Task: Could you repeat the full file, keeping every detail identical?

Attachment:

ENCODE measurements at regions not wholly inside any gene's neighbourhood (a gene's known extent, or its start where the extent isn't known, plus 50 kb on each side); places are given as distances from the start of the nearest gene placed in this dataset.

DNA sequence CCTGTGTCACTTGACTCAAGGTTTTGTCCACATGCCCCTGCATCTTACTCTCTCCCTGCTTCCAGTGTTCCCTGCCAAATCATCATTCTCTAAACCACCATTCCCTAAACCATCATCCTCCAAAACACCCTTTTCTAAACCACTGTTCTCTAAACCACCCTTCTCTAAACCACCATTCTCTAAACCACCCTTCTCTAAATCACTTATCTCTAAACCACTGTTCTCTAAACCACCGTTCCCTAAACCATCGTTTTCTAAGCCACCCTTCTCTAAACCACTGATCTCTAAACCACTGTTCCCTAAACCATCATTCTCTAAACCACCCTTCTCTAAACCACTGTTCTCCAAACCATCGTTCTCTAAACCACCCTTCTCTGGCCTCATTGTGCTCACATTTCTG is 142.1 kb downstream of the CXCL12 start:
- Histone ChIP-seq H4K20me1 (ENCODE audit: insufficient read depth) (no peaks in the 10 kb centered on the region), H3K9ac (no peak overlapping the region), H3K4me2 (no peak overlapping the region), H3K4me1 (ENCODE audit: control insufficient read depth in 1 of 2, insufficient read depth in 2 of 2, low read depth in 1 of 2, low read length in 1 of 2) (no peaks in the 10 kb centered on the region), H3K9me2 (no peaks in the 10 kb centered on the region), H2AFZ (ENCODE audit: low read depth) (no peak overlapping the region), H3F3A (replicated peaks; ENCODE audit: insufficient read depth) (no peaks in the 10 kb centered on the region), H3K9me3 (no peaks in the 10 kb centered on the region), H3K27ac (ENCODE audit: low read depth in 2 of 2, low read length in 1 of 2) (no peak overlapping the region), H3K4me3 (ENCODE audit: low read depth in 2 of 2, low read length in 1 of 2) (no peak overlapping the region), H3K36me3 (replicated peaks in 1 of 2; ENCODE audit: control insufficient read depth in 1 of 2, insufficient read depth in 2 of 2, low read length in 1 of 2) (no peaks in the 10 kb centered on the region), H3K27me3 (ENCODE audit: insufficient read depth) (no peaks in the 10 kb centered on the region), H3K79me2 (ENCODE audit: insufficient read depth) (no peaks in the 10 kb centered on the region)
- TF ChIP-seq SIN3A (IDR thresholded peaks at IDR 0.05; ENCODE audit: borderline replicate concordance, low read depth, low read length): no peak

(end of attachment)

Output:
ENCODE measurements at regions not wholly inside any gene's neighbourhood (a gene's known extent, or its start where the extent isn't known, plus 50 kb on each side); places are given as distances from the start of the nearest gene placed in this dataset.

DNA sequence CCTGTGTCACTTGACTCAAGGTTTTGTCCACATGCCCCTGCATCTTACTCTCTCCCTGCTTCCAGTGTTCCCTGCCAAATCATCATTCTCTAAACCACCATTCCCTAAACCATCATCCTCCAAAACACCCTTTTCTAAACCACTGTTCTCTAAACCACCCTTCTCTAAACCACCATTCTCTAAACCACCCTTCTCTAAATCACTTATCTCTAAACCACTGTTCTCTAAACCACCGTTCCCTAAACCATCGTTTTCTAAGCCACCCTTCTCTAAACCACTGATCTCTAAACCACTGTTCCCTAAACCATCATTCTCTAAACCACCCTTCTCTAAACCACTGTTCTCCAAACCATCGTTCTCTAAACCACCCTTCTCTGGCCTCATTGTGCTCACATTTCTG is 142.1 kb downstream of the CXCL12 start:
- Histone ChIP-seq H4K20me1 (ENCODE audit: insufficient read depth) (no peaks in the 10 kb centered on the region), H3K9ac (no peak overlapping the region), H3K4me2 (no peak overlapping the region), H3K4me1 (ENCODE audit: control insufficient read depth in 1 of 2, insufficient read depth in 2 of 2, low read depth in 1 of 2, low read length in 1 of 2) (no peaks in the 10 kb centered on the region), H3K9me2 (no peaks in the 10 kb centered on the region), H2AFZ (ENCODE audit: low read depth) (no peak overlapping the region), H3F3A (replicated peaks; ENCODE audit: insufficient read depth) (no peaks in the 10 kb centered on the region), H3K9me3 (no peaks in the 10 kb centered on the region), H3K27ac (ENCODE audit: low read depth in 2 of 2, low read length in 1 of 2) (no peak overlapping the region), H3K4me3 (ENCODE audit: low read depth in 2 of 2, low read length in 1 of 2) (no peak overlapping the region), H3K36me3 (replicated peaks in 1 of 2; ENCODE audit: control insufficient read depth in 1 of 2, insufficient read depth in 2 of 2, low read length in 1 of 2) (no peaks in the 10 kb centered on the region), H3K27me3 (ENCODE audit: insufficient read depth) (no peaks in the 10 kb centered on the region), H3K79me2 (ENCODE audit: insufficient read depth) (no peaks in the 10 kb centered on the region)
- TF ChIP-seq SIN3A (IDR thresholded peaks at IDR 0.05; ENCODE audit: borderline replicate concordance, low read depth, low read length): no peak